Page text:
When 2014 rolls around, the famed insurance exchanges will be fired up for the first time–providing nothing more than a government run, standardized marketplace where comparing insurance plans will be easy, understandable, and competitive. Every citizen of the US will be required to have health insurance–through an employer, from a previous transaction, or purchased through this exchange–with a monetary tax (or penalty, depending on who you are) on those still not insured that will come out of their federal tax return. Non-employer provided insurance will be purchased through these exchanges, with a cap on the cost to the consumer and a federal subsidy provided to families and individuals living in up to 400% of the federal poverty line. In 2017, any state that does not wish to continue to partake may submit a waiver directly to the Secretary of Health and Human Services (currently Kathleen Sebelius) to opt out of Obamacare–with the understanding that they must provide universal healthcare coverage to all inhabitants of their state. This is the federal government saying, “Please, do it better than us,” for if the state can, they will pocket the difference between the cost of Obamacare and the cost of their own system. Bipartisan legislature has been moving through Congress to change this provision to come into effect at 2014 so as to avoid a state setting up healthcare exchanges and then take them down in 3 years. Obama has also backed this modification.
Thirdly, insurers are held responsible for spending 80% of the money paid to them on medical care and programs–rather than administrative costs or any other misundry chasms into which insurance companies throw cash–and prohibited from utilizing “annual spending caps” on any policy or imposing dollar limits on core benefits like hospital stays. Insurers cannot bar anyone from obtaining health insurance due to a pre-existing condition, unless that condition is tobacco use. Women’s preventative care is completely covered, without co-pays, by all plans, as are a few other standard preventative screening procedures. By 2018, all co-pays will be eliminated. Most importantly (well, most visibly), the PPACA is responsible for the nutritional information you now see all over fry containers and Panera menus.
The Medicare ceiling of reimbursement for prescription drugs will increase steadily over implementation until 2020, when which all prescription drugs will be covered for all enrollees. In 2014, Medicare will be expanded to cover all individuals up to 133% of the federal poverty line–although this provision was ruled optional on a state to state basis by the Supreme Court. Small businesses will be eligible for a 50% tax break on all company insurance plans if they have less than 11 full-time employees who have an average salary of >$25,000.01. Larger firms–50+ employees–will incur a 2K per employee penalty if they do not provide health benefits.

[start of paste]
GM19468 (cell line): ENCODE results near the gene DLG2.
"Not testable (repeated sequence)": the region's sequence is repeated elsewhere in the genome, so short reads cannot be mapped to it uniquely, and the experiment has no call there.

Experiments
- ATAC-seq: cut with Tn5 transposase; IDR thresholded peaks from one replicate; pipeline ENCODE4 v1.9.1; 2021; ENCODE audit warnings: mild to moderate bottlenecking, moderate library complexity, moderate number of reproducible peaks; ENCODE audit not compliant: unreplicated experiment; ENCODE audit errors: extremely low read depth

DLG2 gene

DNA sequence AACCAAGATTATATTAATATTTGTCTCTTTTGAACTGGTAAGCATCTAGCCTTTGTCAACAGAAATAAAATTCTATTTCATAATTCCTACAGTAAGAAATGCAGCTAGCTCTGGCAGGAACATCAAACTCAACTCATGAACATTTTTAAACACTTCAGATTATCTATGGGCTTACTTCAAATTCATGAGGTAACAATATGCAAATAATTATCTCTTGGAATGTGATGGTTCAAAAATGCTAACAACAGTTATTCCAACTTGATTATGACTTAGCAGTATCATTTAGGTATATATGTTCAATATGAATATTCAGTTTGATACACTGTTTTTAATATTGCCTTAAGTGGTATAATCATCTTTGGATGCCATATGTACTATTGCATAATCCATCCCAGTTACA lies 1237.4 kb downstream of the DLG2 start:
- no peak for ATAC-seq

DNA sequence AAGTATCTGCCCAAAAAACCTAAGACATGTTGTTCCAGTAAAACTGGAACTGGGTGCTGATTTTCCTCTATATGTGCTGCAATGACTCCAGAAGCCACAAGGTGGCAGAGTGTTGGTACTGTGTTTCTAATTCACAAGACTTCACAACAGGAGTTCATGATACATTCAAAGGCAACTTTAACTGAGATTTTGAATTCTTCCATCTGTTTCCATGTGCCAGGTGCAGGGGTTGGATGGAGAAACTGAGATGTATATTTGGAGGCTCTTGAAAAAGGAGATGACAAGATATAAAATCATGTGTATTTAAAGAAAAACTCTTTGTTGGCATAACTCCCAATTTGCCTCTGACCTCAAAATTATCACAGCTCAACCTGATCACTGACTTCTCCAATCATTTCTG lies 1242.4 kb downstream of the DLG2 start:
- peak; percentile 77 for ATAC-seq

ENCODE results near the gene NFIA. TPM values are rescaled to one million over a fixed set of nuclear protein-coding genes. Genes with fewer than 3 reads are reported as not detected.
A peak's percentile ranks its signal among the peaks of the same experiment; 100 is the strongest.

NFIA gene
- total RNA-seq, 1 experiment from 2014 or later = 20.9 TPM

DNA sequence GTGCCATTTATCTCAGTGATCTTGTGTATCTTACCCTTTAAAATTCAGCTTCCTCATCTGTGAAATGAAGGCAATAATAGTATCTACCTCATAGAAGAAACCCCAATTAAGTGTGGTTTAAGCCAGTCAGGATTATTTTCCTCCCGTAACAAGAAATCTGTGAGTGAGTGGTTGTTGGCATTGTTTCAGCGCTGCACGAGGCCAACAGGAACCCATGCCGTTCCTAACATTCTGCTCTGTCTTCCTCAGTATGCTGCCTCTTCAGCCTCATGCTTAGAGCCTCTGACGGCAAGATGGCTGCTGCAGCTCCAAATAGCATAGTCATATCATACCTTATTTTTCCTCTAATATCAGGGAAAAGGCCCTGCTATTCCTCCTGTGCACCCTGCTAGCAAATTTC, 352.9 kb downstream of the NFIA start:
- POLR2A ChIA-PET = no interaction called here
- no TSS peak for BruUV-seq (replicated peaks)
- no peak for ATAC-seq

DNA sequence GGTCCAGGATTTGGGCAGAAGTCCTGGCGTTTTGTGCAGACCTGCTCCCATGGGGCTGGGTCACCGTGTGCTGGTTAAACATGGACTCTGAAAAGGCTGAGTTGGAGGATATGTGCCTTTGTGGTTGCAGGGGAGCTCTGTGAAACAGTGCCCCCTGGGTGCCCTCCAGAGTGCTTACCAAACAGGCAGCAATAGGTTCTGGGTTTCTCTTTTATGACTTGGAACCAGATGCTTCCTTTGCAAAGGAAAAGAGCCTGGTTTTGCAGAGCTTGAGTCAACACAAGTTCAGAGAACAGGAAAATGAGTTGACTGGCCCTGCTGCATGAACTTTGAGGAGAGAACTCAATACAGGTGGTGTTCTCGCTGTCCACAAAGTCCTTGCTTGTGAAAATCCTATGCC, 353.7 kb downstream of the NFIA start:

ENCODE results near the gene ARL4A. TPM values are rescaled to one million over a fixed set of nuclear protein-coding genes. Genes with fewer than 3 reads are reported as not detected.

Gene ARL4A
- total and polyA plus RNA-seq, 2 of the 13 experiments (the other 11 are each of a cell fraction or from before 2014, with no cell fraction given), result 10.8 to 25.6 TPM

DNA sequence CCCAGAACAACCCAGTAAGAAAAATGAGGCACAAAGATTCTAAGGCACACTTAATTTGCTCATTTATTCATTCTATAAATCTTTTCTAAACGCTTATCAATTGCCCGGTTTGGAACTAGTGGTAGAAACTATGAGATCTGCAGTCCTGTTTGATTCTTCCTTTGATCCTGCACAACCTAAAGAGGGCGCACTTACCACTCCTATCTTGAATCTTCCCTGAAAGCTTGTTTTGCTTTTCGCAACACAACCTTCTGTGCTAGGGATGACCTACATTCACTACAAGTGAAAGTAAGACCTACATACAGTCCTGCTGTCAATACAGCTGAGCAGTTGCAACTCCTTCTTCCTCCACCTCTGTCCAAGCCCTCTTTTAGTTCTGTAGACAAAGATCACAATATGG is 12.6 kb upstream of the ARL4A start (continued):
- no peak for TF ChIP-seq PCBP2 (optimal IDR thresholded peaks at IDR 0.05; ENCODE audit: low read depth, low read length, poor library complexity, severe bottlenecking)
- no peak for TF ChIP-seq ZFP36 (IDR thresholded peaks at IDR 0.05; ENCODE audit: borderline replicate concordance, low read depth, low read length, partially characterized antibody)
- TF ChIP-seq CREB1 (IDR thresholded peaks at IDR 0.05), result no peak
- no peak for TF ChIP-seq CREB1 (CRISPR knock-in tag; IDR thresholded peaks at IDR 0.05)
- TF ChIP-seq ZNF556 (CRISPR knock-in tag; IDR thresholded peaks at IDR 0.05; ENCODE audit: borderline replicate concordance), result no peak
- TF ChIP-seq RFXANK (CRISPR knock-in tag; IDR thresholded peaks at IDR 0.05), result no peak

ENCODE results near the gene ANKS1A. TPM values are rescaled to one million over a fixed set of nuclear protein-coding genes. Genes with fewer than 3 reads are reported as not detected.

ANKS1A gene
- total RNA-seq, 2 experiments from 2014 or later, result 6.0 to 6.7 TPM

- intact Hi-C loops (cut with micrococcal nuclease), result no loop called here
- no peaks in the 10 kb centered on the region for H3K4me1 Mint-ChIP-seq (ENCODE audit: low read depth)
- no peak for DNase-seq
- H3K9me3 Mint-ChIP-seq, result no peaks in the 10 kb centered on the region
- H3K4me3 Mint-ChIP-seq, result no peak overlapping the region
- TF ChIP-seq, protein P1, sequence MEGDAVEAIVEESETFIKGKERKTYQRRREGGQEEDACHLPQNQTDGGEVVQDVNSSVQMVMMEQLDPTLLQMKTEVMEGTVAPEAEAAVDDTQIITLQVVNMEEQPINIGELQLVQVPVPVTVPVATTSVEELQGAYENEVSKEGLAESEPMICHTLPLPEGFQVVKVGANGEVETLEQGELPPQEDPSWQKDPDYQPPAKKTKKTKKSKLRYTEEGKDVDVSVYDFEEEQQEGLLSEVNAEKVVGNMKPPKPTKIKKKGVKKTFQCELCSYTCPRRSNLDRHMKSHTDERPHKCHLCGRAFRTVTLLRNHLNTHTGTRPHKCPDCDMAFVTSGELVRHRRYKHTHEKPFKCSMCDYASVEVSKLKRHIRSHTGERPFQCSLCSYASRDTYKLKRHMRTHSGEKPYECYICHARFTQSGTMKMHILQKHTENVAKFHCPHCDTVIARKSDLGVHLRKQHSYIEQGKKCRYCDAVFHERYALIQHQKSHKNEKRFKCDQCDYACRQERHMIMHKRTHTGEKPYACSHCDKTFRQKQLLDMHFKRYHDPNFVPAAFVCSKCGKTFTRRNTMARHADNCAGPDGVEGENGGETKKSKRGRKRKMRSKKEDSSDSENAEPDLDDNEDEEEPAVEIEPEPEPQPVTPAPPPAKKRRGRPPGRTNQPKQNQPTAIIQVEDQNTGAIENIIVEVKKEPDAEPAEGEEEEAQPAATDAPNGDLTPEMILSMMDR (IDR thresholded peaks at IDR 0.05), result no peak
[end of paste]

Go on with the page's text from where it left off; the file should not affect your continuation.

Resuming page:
A mega-fraud crackdown on Medicare and other policies will be instituted (and, in fact, has already begun). Tanning beds get a 10% tax increase. In 2018, expensive insurance plans–those with high premiums–are subjected to a 40% tax (look for a piece on how this tax works in the future). Medical devices get a 2.3% tax increase at purchase. Insurance and pharmaceutical companies will be taxed at a higher rate, directly corresponding to their market share aka how many patients they have under their umbrella. Most vaguely, Obamacare also provides for the payment of federally funded health insurance (i.e. Medicare/Medicaid) based on quality of care rather than quantity.
A bit dry, but very important.
Also, I know. I cheated on some of those paragraphs. A bit over the 5 sentences middle school standard.
Currently listening to: Less Than Jake – The Science of Selling Yourself Short.
1If you’re looking for an excellent, more in-depth summary of exactly what the bill provides for than I proffer here, check out Wikipedia’s page. Not to get into an academic fight about credibility, but for an overview of concepts, it’s a great place to start.
2I’m going to be honest–I did a double take when I first read this provision. Isn’t that the point of insurance? To provide for you when you’re sick?